In a marquee at Ellen’s parents home in the New Forest, we stayed in a ridiculously overpriced hotel and spent a fortune on gifts and getting there, but it was all completely worth it, they are lovely people and there was no way we could have missed it, even though I had just blown most of my life savings on a flailing economy. We danced the night away and all felt very wild young and free, albeit somewhat coupled up. Ellen looked totally fabulous and though it rained the day was not at all ruined and in a handmade dress which was more incredible than any I have ever seen before with hair trailing down her back like Rapunzel the two of them got married in a ceremony where The Velveteen Rabbit was read out as a sermon whilst one of our friends played the guitar for music.
The other wedding I went to was in Ireland, and of course, there was rain. Irish weddings are terrific, and they are undoubtedly larger than the average English wedding in attendance seeing as the average Irish person has around 50 first cousins alone. It was the wedding of my oldest cousin, Stephen and his bride Rosin and I believe everyone’s favorite part other than the lovey dovey stuff was when the bride got up on stage to sing along with the groom who plays the drums in their covers band. Irish weddings are also big on dancing, there is no opportunity to sit down for more than one song at any time during the night. If you are a girl, a woman, a man, or basically anyone with the ability to move one limb you will be dragged to the dance floor again and again until you flop to the floor exhausted. It is terrific because the Irish well-known for their generosity do not scrimp on the food so by the time the music starts we usually have one hell of a waistband to burn off.
Today I wore the dress with my mothers beautiful silky red top she had when she was my age. It feels like liquid gold on your skin and as my eczema is playing up today it is a welcome relief to have something not woolen or scratchy against my skin. The boy has to go to practice and so I join a friend from my course, another Northern beauty named Anna from the part-time NCTJ who is a pretty hot writer, to go to a pub quiz. Admittedly I feel rather over dressed so don my wooly homeless look beret and green casual patent Kurt courts. The quiz turns out to be the worst I have ever been to in my life, including the one where my American studies lecturer was there and got to see just how little studying I had ever done during the literature round, in my defence who goes in for a nine am lecture?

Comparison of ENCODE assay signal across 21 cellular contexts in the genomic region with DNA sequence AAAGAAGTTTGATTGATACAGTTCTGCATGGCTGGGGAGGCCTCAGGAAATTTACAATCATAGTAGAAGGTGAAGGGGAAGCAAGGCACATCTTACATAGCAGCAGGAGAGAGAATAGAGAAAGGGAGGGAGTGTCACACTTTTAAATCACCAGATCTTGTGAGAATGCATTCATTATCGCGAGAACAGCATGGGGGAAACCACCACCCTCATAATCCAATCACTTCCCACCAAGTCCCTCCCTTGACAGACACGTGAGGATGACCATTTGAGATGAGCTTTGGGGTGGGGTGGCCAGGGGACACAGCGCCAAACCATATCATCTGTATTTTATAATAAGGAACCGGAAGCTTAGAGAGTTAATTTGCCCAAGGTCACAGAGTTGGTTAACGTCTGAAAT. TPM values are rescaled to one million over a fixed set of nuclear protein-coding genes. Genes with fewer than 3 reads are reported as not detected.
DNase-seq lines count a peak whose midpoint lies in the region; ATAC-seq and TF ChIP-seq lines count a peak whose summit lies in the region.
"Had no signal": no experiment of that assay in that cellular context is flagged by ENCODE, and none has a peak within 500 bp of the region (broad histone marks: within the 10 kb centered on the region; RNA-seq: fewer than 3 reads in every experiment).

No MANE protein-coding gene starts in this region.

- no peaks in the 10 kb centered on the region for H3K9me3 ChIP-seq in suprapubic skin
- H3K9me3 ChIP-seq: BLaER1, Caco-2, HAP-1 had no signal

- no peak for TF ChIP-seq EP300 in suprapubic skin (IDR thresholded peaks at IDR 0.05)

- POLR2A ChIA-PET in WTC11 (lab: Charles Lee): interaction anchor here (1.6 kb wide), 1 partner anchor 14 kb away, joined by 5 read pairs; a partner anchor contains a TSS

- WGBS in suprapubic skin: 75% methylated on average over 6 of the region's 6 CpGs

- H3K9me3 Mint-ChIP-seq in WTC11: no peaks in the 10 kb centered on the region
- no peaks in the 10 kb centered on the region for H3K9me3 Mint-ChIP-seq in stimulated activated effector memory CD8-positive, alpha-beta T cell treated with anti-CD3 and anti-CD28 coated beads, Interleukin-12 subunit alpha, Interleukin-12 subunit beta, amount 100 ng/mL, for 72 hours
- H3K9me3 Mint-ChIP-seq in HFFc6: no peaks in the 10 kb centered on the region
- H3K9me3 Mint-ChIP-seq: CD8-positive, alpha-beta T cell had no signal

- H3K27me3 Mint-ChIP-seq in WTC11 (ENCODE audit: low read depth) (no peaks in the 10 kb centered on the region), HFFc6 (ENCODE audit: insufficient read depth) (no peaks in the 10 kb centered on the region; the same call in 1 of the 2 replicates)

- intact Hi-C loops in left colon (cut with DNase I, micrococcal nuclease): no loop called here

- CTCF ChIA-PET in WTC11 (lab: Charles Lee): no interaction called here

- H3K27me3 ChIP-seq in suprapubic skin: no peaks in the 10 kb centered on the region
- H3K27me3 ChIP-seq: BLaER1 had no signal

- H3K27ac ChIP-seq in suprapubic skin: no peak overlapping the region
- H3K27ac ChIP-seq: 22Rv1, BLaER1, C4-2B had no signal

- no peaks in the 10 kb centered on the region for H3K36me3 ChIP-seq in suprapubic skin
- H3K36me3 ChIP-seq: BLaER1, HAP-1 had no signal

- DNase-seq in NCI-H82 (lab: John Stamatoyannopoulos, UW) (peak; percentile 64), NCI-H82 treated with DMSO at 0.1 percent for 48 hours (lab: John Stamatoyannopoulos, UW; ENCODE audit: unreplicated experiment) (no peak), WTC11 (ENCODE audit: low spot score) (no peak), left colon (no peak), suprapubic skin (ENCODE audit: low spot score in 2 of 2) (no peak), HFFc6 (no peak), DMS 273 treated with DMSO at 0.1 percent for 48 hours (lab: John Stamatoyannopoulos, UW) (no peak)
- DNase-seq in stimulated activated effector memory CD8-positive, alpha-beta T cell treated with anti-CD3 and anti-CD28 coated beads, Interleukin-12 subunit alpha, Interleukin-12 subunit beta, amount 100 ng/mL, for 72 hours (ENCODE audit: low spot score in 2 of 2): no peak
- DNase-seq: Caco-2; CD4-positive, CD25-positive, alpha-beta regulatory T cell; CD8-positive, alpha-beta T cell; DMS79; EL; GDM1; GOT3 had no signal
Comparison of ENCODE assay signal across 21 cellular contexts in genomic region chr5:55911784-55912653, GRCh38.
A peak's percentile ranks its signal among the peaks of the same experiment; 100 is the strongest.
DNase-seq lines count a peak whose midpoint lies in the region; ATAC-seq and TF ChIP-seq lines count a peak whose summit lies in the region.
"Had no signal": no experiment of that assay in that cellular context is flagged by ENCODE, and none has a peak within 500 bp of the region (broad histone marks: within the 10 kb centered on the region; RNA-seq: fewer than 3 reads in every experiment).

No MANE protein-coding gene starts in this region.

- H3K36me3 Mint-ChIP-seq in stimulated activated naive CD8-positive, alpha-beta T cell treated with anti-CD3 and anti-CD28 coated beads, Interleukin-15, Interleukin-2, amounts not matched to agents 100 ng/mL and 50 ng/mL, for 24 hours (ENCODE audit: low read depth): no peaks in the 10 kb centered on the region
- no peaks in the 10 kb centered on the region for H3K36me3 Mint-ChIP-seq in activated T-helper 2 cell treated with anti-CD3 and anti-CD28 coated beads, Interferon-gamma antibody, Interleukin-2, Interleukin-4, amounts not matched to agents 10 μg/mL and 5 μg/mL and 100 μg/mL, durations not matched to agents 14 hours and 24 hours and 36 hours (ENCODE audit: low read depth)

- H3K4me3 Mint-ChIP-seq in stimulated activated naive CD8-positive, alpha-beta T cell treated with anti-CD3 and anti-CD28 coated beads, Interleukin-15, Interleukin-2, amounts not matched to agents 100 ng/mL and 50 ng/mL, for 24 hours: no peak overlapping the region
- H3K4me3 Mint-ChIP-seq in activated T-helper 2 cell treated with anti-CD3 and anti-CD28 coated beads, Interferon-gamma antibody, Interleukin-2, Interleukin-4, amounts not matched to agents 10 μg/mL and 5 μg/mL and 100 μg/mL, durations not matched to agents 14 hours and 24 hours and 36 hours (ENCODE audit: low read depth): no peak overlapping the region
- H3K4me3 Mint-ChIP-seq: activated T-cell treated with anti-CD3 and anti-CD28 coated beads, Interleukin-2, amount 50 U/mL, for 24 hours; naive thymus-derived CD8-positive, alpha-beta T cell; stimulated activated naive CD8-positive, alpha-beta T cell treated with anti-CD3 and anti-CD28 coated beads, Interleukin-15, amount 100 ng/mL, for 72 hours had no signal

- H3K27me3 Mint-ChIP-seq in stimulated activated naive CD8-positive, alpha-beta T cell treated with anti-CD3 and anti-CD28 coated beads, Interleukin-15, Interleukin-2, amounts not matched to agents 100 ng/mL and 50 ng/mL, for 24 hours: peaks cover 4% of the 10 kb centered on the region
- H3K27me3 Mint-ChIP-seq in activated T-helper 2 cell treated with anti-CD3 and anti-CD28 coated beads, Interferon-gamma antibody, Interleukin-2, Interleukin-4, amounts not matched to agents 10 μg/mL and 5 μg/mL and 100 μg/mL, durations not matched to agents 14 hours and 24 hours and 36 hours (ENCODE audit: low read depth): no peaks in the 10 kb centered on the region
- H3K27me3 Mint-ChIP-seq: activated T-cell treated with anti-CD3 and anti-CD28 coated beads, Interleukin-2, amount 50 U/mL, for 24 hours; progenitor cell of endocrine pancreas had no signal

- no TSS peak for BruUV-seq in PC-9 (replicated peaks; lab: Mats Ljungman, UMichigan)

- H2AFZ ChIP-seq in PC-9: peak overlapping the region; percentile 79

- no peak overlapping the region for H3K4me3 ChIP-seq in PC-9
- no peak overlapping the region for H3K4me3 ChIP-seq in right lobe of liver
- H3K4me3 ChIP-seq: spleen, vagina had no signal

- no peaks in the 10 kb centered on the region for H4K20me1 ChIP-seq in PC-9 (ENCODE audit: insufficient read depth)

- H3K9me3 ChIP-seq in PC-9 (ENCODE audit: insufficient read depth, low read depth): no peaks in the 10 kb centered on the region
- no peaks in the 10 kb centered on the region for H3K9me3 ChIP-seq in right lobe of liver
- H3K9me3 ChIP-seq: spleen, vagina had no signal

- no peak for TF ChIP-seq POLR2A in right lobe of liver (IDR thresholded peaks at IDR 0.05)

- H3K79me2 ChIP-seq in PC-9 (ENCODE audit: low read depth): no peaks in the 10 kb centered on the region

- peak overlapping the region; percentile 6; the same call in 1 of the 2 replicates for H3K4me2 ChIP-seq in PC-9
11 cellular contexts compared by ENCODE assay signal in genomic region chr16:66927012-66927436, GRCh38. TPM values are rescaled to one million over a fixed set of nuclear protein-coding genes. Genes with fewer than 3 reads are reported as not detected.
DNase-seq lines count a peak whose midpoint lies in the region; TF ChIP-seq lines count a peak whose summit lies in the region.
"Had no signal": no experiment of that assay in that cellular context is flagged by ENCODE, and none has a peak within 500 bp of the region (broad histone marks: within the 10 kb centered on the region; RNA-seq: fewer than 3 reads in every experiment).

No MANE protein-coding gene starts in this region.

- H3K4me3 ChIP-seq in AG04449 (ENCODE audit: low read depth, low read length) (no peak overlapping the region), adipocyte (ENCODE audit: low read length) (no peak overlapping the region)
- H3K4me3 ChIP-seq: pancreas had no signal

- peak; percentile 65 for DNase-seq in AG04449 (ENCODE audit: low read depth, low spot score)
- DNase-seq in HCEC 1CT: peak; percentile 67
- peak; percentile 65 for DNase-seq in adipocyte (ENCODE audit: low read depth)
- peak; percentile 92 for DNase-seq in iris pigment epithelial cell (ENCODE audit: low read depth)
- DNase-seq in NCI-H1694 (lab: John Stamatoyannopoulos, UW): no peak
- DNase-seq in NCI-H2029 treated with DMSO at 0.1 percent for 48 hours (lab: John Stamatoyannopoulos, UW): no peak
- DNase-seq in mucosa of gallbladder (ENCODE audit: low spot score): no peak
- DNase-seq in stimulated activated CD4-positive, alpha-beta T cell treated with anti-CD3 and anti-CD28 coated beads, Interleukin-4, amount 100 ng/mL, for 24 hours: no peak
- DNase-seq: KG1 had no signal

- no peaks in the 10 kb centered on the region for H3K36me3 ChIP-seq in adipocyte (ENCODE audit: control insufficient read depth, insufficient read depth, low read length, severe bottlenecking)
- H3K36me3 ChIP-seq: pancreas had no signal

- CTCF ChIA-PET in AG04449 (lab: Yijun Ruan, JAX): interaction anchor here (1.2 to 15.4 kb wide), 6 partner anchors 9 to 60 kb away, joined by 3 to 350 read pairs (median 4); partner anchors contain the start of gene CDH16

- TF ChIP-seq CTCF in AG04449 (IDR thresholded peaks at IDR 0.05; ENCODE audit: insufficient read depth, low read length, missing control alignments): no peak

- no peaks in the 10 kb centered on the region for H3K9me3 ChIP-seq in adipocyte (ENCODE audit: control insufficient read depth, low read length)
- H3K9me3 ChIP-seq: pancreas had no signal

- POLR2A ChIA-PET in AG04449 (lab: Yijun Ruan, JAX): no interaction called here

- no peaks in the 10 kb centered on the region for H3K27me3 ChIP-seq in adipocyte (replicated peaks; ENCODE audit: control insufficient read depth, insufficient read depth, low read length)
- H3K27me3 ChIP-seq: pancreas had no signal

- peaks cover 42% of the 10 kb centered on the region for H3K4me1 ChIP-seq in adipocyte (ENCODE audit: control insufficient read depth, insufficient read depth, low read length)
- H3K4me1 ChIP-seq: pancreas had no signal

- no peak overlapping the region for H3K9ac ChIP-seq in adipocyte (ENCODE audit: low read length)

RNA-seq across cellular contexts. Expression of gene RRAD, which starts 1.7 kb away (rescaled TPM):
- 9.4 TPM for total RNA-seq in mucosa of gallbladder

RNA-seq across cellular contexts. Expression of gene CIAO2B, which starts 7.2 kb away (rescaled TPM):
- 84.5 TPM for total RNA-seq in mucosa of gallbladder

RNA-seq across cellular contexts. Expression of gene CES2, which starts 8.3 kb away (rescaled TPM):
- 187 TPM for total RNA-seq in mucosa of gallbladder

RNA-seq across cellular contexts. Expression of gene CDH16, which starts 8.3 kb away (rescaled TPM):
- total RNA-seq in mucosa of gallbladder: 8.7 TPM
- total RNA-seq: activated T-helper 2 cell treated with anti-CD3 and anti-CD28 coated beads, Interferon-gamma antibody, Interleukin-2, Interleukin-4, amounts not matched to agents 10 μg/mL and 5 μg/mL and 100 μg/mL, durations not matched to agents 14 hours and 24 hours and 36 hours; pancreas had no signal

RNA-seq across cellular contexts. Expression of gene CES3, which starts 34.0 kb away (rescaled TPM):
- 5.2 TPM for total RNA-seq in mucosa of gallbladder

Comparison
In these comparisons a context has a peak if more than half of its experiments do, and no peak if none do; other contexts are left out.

To be fair the quiz was held in the Democratic Republic of Chorlton, where they pride themselves on being green and a bit alternative but this is just plain ridiculous. There are pretty much no normal pub rounds, even the picture round involves specific TV shows from 1997 and at one stage we have to draw a shield, write a letter to the lottery winners (mine kicks ass by the by) and come up with an emblem. I love the pub, it is Irish and makes me wish I was with my parents back across the Irish Sea not in rainy Manchester trying to keep warm and sneak away from the worlds worst quiz, but I am with a friend and so it all seems rather funny though I cannot deny I am glad to get back home to the boy for a cuddle and a good gossip. Unfortunately though the side effects are at large again and before I know it is 4am and I am lying awake and alone having missed out on the chitter chatter I love so much wearing a silk nightie not my pretty dress, I bloody hate Quetiapine.